Dealing with change is a popular local topic. In the past two years, wherever people gather the subject will inevitably come up.
For better or worse, Idaho and the Sun Valley area have been discovered. The state has been one of the fastest growing in the nation.
Dealing with new people from other places and the varying attitudes they bring with them is a do-it-yourself project for which there is no handbook, according to Professor Jaap Vos of the University of Idaho, who has a doctorate in regional planning.
Vos is researching how rural places can maintain a unique character in the face of development and external pressures.
His message wasn’t one that anyone in attendance at the Sun Valley Economic Summit wanted to hear. Instead of plans, Vos offered words of solace to let residents know that they are not imagining the frustrations that come with change.
His best piece of advice was that there are no cookie-cutter solutions for overwhelmed mountain towns. Using strategies devised in other places will only lead to homogenization that could leave Blaine County and its towns bland and indistinguishable from other places in the nation.
If Idaho’s small towns are to retain their unique characters, they must be themselves and find their own paths, Vos said. He added that answers don’t lie in data, which is often flawed or outdated.
One of Vos’ surprising insights, nonetheless, was that the change that Idaho towns are experiencing now is the result of population growth that peaked in 2017. The effects weren’t felt fully until years later.
Ski towns like ours have always been different from the average bear. The difference lies in the fact that they attracted residents based on common interests in skiing and outdoor pursuits.
In the 1960s and ’70s, when Baby Boomers gravitated to the mountains, no one moved to ski towns expecting to get rich or to get a job that came with a pension. Ski town inhabitants pieced together incomes that allowed them to ski and hike.
Residents who didn’t have to do that lived on trust funds or were part-time residents or visitors.
No more. Just as the social landscape in ski towns changed when the Boomers rolled in, it is changing again with the arrival of retirees, remote workers and relocated companies with different attitudes and expectations.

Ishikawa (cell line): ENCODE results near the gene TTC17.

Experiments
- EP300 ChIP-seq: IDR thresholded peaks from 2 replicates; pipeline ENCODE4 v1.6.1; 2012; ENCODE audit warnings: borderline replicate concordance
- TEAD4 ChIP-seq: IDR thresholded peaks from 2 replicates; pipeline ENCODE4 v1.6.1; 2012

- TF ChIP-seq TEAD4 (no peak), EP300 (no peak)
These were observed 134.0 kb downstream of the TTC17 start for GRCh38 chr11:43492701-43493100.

The common interest now seems to be to live in a beautiful place with small town vibes. People have come for jobs, good schools and cultural experiences. Some brought jobs with them. For some, access to a world-class ski mountain is important. For others, not so much.
The challenge that faces Blaine County and its mountain towns lies in the questions that long-time residents keep asking. “When I go to the store, I don’t recognize anyone anymore. Who are they? Where did they come from? What are they doing here?”
It may be heard in the comment, “You’ll never believe what I saw today” as the latest story about egregious behavior or dangerous driving begin to unfold. When the stories end, the storyteller often wonders aloud, “How can I continue to live here?”
The way mountain town inhabitants answer that question will determine whether change overwhelms local mores and folkways or whether mountain life transforms the bearers of change.
For Blaine County and its cities in the 1970s, adapting to change was a do-it-yourself project. Unlike nearly any other communities in the nation, they adopted zoning that kept commercial development off the highway, development off its hillsides and protected downtown vitality and livability.
This is why the Sun Valley area is still no ordinary place. Will it remain so? That depends on us and the choices we make.
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Unfortunately, it doesn’t depend on the choices we make, at least not in Ketchum. as one council member noted, it doesn’t matter what the people want, they got elected and get to decide. And so they have. In about 2 years we will see the full impact of their decisions for us. Massive buildings of up to 6 stories, reduction in parking spots (and potentially elimination of parking on Main Street), low income housing in the middle of the commercial core, no more long term rentals for working people, $25mm of debt, etc. No administration in Ketchum’s history will have had more impact in destroying the small town feel of Ketchum.
Another thought….what if a “welcome package” greeted newcomers at new houses or rentals. A package of information about history, culture, where to find help for this or that, places to volunteer, etc. The package could be distributed by real estate agents and property managers. Most of the newcomers probably want to “fit in”. A welcome package could give them some “how to” fit in information.
It would be nice if there was an education campaign for new residents. Maybe explaining driving courtesy. I notice that so many people now are driving dangerously close behind me when I am going the speed limit. I think this is because they come from somewhere where people have to drive very close at high speeds due to high population. So they are comfortable with this unnecessary practice. Also would be nice if newcomers learned how much we value trail courtesy, keeping our trails clean, and about caring for one another.
Once you get out, you can’t get back in, and there’s still no place better than here.
Welcome to the discussion.